Ara Dinkjian, inherited his father’s love and passion for Armenian music. He plays both western and eastern instruments including piano, guitar, dumbeg (drum) and clarinet. In 1980, he graduated from the Hartt College of Music, earning the country’s first and only special degree in the instrument for which he has become most well-known, the oud or Middle Eastern lute. For over forty years, he served as organist in the Armenian Apostolic Church. Throughout his musical life, Ara has continued to develop his highly personal compositional style which blends his eastern and western roots. In 1985, to help realize these compositions and musical concepts, Ara formed his highly acclaimed instrumental quartet, Night Ark. Night Ark’s recordings and concert tours were highly influential for musicians and music lovers throughout the world because they demonstrated how music can be progressive and creative while still retaining the dignity and soul of one’s culture. Ara performed at the Library of Congress with the group Zulal in 2015 and the webcast of that event is at the link (see the resources list at the end of this article for the oral history and Library of Congress YouTube links related to this event).
At the end of this concert you will hear Onnik sing two beautiful songs that may be very old. They were collected and preserved by the great Armenian ethnomusicologist, composer, and priest, Soghomon Soghomonian, known after his ordination as Komitas Vardapet (1869-1935). “Dle Yaman” is an ancient love song (you will find it at about 50 minutes into the video). It is sung from the point of view of a young man longing for a lost love. After the genocide, the song came to have a different meaning for Armenians, expressing the longing for their homeland and all that was lost. It is deeply sad, and yet it also is an expression of what it means to be Armenian. It is, after all, this longing that drives the need to preserve Armenian culture, to connect with each other, and to tell their stories. After “Dle Yaman,” Onnik sings a much happier song to end the concert, ”Hoy Nazan,” a dance song with lyrics that can be varied to suit the occasion.
In the 1930s, collector Sidney Robertson Cowell collected songs from several ethnic groups in California for the Library of Congress, some of them refugees from World War I. In 1939 she recorded Ruben J. Baboyan, who is thought to have been a refugee from Turkey. Two of the songs he sang were “Dle Yaman” (spelled “Del le Yaman” by the collector) and an American version of ”Hoy Nazan” (spelled “Hoy Nazanem” by the collector). Baboyan’s a capella renditions of the tunes are simpler than those sung by Dinkjian, but recognizable.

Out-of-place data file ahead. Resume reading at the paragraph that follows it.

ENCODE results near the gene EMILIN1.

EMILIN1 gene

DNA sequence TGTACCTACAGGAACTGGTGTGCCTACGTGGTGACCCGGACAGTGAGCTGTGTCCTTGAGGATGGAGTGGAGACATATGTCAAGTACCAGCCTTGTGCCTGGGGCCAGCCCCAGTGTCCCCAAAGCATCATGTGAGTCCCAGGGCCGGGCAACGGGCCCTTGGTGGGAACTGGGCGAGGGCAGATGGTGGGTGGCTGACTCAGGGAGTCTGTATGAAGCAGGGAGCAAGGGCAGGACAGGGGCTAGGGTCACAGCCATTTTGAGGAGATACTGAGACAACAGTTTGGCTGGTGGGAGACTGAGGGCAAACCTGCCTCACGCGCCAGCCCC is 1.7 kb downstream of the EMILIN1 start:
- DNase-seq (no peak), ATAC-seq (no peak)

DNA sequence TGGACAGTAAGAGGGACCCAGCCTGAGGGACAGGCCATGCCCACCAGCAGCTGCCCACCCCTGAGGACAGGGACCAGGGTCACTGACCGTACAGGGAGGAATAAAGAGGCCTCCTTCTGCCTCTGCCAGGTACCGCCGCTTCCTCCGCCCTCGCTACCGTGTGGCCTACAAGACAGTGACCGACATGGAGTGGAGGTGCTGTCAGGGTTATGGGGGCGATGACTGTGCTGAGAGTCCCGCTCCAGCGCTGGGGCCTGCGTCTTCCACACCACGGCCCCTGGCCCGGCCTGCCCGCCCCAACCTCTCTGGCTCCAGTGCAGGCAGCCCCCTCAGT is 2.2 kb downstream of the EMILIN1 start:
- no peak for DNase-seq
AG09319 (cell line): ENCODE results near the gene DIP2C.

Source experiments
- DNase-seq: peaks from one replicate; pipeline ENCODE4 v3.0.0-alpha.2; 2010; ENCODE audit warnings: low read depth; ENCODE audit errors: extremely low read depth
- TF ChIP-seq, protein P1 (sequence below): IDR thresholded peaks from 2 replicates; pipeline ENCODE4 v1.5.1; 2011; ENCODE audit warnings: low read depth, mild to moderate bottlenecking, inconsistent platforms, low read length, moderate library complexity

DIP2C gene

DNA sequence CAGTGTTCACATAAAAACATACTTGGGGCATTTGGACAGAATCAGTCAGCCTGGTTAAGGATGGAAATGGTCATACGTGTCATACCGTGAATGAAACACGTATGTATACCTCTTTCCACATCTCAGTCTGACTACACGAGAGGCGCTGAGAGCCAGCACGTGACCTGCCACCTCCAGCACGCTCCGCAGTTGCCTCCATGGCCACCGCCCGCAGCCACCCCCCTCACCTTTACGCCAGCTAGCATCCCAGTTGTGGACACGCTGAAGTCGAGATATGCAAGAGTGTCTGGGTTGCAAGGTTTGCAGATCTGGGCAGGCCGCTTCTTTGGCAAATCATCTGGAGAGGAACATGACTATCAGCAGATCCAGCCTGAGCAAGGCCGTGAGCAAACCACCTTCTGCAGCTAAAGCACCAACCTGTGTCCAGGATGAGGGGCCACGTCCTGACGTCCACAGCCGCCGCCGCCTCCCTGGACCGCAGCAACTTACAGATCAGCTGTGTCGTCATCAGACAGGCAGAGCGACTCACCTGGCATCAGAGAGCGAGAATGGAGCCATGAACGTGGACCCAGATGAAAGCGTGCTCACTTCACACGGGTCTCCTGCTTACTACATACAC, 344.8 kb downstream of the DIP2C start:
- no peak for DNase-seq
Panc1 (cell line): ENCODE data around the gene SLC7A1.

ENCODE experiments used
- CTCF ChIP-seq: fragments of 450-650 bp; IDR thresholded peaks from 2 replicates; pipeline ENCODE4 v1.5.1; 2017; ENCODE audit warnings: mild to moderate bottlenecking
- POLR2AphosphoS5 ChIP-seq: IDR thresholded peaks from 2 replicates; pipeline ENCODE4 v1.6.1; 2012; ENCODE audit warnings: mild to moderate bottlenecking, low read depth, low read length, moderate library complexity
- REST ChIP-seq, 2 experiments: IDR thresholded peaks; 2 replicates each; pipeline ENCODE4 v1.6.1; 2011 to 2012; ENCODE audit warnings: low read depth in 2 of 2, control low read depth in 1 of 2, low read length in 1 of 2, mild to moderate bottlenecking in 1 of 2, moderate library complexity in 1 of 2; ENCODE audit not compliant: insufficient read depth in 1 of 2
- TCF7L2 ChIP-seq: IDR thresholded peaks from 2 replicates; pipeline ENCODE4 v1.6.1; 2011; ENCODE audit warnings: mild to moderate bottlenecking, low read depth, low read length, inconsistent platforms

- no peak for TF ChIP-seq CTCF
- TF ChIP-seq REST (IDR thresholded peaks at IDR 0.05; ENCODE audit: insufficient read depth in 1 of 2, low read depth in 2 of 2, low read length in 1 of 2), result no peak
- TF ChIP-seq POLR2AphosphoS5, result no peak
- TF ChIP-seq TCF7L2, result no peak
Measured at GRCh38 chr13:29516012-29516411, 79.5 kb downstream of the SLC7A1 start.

In this next video, Onnik and Ara are interviewed by Carolyn Rapkevian, the Assistant Director for Education and Museum Programs at the Smithsonian Institution’s National Museum of the American Indian, assisting here using another of her areas of expertise, the Armenian diaspora. The Dinkjians talk about their effort to preserve songs in the dialect of Anatolia, including their journey to perform in Anatolia to the people who live there today. Although Armenian is no longer spoken, they were well received. They were also surprised to find that some of the Armenian tunes were still in use, sung with lyrics in other languages.
Ara Dinkjian and Zulal: Traditional Armenian Music and Song, Library of Congress, 2015 (video). Also on Library of Congress YouTube.
“Armenian American Song,” in The Library of Congress Presents the Songs of America.
Armenian songs and music collected by Sidney Robertson Cowell in 1939 (list of audio recordings, photographs of performers and instruments, drawings of instruments, and manuscripts) presented in California Gold: Northern California Folk Music from the Thirties (Library of Congress).